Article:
A dental panoramic tomography taken in 2015 showed that the patient had all permanent teeth except the mandibular left and right central and lateral incisors and maxillary right lateral incisor, which were missing. The client had retained the mandibular right deciduous lateral incisor with retained maxillary left deciduous lateral incisor. A dental follicle in the location of the lower right third molar was seen, and its radiographic appearance was suggestive of malformation of the lower right third molar. A lateral cephalometric radiograph was taken in 2019; it showed class III incisor relationship to moderate skeletal three bases with increased lower facial height as described previously. A Cone-beam computed tomography (CBCT) was done in 2019. It revealed the presence of all permanent teeth except the mandibular left and right central and lateral incisors and the maxillary right lateral incisor. There were retained maxillary left deciduous lateral incisor and mandibular right deciduous lateral incisor. It also proved the lower edentulous area in the mandibular incisor area, malformed upper right central incisor, and occlusal radio-opacity of maxillary right first molar suggestive of a dental amalgam restoration.
At the age of 7 years, the first line of treatment was performed for the patient at the pedodontics clinic and followed up by the general dental practitioner for prevention of dental caries to improve oral hygiene and dietary analysis. At the age of 17 years, orthodontic treatment was initiated for the patient, with risks and benefits being explained. The girl was still undergoing fixed orthodontic appliances at the time of writing this case report. The care plan for this case involved a combination of restorative treatment for malformed right central incisor and restoration of deciduous teeth to appear like permanent teeth with prosthetic treatment for replacement of missing teeth, concluding with orthognathic surgery by the maxillofacial surgeon.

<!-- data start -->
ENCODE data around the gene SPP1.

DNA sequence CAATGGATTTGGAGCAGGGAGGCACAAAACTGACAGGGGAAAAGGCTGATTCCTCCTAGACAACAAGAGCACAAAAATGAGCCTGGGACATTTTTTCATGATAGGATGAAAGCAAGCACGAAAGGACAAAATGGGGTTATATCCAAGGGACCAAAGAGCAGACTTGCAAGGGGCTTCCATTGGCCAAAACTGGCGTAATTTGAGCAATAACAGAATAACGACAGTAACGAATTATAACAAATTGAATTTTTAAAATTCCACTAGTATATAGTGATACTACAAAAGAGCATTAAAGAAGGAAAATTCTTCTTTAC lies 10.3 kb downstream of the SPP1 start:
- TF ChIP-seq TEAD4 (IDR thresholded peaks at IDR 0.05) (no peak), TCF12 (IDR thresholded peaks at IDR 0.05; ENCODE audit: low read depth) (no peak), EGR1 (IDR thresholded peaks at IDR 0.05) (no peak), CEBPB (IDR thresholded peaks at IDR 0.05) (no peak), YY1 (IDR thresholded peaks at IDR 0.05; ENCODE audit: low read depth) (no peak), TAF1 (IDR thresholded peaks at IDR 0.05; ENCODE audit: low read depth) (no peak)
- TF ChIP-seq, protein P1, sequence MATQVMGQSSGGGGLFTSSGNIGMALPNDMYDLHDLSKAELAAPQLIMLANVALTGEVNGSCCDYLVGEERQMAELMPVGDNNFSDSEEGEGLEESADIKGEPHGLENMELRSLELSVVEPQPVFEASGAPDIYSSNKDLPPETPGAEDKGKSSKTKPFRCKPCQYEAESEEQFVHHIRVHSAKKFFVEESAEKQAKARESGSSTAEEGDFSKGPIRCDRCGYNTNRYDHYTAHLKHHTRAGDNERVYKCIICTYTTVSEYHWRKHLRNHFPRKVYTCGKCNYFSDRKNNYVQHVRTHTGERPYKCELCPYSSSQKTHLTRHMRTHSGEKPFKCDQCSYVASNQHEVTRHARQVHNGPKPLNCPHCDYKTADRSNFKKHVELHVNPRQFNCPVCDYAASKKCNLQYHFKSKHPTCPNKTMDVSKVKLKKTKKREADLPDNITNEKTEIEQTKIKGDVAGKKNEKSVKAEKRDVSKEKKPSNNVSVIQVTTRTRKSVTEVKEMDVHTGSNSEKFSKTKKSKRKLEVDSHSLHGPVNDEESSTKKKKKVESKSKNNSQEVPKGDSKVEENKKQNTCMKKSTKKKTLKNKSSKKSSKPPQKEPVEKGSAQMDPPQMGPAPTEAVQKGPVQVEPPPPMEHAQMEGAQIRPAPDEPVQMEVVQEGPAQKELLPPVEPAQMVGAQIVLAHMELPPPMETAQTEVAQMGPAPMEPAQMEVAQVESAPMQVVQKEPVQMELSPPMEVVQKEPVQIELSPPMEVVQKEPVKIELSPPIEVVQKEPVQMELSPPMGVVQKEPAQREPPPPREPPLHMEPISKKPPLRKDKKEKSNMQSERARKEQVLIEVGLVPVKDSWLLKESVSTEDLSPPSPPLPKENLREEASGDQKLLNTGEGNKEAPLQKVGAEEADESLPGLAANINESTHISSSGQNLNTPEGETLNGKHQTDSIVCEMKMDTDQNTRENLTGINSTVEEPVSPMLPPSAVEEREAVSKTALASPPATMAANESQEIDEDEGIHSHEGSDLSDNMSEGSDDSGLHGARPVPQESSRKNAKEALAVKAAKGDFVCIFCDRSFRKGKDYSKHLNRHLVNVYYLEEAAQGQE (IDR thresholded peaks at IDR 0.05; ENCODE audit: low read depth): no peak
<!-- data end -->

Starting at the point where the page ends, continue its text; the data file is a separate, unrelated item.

The complexity of Ellis-Van Creveld Syndrome is explained by the emergence of several physiological changes in the patient. In most cases, symptoms can be observed during the first physical examination of the child or the gestational period. These changes include the presence of extra fingers (polydactyly), dwarfism (Figure 1), nail hypoplasia (Figure 2), and facial abnormalities such as asymmetry of the right or the left side of the face. Radiological prenatal ultrasound during gestational period is the main diagnostic tool. Nevertheless, panoramic radiography also could be used at a certain age. Medically certain cardiovascular problems are detected in about 50% of patients, and chest x-rays, electrocardiography, and electrocardiograms are recommended to analyze possible malformations and to offer a treatment plan. In addition to the above-mentioned, patients with Ellis-Van Creveld Syndrome exhibit some dental features such as hypodontia and supernumerary teeth (Figure 3).